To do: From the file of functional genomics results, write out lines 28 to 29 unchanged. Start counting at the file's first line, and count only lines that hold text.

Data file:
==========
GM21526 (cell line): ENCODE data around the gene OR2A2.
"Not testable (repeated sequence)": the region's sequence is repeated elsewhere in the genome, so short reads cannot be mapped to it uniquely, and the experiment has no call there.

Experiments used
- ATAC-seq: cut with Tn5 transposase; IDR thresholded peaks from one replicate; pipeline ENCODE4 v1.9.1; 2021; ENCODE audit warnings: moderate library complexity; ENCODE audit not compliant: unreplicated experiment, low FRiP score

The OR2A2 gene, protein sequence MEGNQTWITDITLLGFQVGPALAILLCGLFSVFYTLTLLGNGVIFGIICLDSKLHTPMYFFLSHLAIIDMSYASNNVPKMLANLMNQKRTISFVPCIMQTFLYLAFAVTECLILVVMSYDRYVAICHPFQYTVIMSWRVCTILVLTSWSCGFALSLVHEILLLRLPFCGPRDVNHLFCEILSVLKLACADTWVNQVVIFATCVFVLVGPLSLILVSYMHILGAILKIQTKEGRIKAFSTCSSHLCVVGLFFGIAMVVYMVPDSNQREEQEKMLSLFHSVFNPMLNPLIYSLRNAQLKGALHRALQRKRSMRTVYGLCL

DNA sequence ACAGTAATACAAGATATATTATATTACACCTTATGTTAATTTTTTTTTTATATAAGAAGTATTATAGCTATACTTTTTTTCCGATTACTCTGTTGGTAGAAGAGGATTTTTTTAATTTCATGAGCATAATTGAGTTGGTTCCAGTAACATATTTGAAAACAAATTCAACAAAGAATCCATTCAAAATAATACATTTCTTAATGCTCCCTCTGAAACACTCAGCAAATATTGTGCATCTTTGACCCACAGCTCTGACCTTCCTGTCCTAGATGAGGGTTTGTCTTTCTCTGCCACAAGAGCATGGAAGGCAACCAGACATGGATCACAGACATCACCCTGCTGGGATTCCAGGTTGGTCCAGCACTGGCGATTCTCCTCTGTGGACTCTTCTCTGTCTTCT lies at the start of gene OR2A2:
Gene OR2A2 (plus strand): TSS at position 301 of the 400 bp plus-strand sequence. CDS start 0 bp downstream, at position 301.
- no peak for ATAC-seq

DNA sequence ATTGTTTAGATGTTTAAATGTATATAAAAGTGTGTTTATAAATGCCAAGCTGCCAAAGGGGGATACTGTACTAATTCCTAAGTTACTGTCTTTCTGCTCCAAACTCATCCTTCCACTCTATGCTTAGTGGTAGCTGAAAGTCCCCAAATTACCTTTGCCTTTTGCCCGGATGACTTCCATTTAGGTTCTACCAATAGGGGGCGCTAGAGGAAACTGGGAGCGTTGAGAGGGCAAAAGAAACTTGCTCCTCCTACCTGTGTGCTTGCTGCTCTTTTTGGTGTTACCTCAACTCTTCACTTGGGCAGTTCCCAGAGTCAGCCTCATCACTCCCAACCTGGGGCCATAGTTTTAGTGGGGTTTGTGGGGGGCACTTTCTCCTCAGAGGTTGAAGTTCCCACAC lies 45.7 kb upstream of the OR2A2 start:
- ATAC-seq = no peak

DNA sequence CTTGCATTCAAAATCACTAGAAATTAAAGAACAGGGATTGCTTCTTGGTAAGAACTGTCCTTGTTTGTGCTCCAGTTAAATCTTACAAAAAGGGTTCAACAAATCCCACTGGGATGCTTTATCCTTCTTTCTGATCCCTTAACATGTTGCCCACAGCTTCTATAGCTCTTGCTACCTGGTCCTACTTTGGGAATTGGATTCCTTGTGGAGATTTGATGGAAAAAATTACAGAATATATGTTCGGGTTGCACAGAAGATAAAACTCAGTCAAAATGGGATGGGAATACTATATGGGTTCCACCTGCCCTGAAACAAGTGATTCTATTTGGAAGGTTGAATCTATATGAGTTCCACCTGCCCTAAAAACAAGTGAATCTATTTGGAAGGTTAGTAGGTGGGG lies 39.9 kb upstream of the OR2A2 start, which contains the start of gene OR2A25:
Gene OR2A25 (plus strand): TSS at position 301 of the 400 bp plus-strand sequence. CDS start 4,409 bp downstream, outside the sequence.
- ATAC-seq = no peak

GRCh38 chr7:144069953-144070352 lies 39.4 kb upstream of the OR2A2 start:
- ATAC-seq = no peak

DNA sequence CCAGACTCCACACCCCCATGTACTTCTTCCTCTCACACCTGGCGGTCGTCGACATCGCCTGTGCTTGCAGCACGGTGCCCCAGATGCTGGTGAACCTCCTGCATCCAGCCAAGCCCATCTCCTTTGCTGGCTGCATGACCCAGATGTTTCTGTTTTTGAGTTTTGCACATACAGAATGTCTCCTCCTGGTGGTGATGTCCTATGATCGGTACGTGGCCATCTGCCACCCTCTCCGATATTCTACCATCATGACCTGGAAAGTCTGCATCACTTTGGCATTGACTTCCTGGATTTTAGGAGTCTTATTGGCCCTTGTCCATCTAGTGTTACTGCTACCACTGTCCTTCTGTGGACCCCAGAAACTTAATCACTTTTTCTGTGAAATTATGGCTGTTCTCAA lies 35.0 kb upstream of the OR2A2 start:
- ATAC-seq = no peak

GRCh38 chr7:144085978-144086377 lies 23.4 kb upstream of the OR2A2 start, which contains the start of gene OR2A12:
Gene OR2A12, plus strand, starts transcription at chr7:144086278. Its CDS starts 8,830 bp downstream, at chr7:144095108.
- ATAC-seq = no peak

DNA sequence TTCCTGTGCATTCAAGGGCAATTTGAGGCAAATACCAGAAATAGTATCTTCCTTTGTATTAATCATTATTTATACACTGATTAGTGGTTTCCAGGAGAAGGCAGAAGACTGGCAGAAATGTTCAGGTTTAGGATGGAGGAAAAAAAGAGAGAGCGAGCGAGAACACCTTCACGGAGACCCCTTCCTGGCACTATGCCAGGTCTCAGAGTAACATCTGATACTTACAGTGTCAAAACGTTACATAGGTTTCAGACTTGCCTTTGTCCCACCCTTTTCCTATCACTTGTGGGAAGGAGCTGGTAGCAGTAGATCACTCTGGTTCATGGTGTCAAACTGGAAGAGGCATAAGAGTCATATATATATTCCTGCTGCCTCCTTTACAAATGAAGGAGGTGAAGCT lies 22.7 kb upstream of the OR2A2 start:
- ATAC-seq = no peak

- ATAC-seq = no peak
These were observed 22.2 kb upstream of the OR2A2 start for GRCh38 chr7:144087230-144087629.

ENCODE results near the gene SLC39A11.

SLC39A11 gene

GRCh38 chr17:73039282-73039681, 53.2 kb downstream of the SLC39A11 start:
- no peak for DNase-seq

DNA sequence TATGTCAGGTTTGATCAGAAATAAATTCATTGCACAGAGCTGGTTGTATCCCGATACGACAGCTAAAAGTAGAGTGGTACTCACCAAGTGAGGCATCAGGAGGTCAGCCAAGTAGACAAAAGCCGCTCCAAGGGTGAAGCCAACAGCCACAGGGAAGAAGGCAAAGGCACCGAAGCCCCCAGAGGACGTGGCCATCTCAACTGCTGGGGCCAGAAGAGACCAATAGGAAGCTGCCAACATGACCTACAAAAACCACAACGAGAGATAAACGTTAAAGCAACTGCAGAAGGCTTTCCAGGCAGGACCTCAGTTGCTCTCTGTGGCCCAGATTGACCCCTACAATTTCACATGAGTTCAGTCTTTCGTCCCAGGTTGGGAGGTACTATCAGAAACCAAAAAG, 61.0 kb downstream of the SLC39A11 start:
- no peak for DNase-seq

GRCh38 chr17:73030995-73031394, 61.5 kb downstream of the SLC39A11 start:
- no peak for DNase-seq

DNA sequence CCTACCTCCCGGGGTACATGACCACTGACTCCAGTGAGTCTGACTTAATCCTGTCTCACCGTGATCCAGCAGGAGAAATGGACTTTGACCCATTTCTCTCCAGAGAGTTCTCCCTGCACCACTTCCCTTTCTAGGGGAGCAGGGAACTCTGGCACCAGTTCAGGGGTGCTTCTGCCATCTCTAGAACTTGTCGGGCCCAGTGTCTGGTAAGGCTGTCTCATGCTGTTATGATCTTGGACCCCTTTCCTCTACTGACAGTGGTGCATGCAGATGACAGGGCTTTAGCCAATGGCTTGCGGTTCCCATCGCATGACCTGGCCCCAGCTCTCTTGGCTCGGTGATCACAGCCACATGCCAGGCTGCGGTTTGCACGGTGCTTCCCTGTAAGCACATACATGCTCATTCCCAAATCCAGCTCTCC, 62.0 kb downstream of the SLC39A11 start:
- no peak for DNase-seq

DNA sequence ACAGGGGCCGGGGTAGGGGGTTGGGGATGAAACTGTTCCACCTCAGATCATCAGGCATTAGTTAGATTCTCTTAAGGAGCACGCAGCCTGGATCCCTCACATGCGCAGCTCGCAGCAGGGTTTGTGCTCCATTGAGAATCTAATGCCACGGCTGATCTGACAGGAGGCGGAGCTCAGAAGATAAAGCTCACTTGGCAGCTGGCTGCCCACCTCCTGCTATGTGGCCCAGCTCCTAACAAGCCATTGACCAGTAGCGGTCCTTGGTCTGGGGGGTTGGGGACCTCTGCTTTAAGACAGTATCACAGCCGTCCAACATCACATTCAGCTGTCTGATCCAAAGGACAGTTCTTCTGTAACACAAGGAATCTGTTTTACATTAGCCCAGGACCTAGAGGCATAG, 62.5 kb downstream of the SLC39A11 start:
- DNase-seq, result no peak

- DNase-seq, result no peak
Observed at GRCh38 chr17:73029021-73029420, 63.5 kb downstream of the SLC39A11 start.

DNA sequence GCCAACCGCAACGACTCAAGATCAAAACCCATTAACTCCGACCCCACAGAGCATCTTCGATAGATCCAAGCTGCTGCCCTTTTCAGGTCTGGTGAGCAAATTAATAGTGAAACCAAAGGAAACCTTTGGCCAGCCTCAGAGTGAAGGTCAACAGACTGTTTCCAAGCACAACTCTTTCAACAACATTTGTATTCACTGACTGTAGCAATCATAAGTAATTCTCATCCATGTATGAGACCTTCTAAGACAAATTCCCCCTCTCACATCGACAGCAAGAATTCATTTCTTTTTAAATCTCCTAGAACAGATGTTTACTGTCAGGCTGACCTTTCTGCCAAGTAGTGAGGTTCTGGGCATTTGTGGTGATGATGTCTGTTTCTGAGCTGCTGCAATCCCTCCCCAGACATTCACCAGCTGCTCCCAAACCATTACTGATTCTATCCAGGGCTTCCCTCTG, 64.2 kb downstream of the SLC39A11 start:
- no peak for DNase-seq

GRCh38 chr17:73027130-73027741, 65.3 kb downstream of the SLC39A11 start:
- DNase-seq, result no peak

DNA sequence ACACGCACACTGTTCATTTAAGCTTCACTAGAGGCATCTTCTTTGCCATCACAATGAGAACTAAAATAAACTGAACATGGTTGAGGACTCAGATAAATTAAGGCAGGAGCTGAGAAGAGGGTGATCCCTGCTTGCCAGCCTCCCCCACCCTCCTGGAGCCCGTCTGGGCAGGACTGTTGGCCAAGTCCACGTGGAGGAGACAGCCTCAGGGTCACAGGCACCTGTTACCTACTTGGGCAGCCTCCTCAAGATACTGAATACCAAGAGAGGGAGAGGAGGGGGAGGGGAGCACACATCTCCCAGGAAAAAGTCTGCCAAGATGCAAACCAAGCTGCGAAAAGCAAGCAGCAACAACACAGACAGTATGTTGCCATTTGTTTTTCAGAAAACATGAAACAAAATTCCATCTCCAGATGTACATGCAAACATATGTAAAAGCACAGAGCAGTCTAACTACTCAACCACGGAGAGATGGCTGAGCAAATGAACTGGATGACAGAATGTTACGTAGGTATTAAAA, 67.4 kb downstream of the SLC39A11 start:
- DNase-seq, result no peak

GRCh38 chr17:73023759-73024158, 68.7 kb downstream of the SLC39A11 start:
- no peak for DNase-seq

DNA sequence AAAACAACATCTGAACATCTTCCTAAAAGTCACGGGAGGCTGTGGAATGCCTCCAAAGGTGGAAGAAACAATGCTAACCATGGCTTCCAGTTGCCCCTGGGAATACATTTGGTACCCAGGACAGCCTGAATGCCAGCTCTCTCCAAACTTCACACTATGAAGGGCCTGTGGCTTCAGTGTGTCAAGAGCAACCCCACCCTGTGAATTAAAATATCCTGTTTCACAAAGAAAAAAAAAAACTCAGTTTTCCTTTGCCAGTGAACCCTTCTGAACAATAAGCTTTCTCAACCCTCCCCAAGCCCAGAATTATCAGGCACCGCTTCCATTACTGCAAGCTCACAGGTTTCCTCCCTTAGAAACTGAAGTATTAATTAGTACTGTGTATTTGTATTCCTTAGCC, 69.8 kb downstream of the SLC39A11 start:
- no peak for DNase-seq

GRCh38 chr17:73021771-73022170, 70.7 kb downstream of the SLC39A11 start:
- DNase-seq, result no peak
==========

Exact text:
- no peak for DNase-seq

DNA sequence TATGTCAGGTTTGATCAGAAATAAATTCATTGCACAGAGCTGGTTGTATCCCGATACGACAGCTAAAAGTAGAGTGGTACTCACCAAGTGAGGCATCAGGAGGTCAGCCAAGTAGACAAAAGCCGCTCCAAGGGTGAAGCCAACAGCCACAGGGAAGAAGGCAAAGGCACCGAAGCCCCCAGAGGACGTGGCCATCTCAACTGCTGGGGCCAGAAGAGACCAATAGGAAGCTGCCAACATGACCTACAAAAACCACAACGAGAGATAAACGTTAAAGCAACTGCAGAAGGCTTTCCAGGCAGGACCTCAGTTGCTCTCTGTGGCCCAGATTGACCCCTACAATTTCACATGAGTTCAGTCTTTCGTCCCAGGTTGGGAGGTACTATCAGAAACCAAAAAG, 61.0 kb downstream of the SLC39A11 start: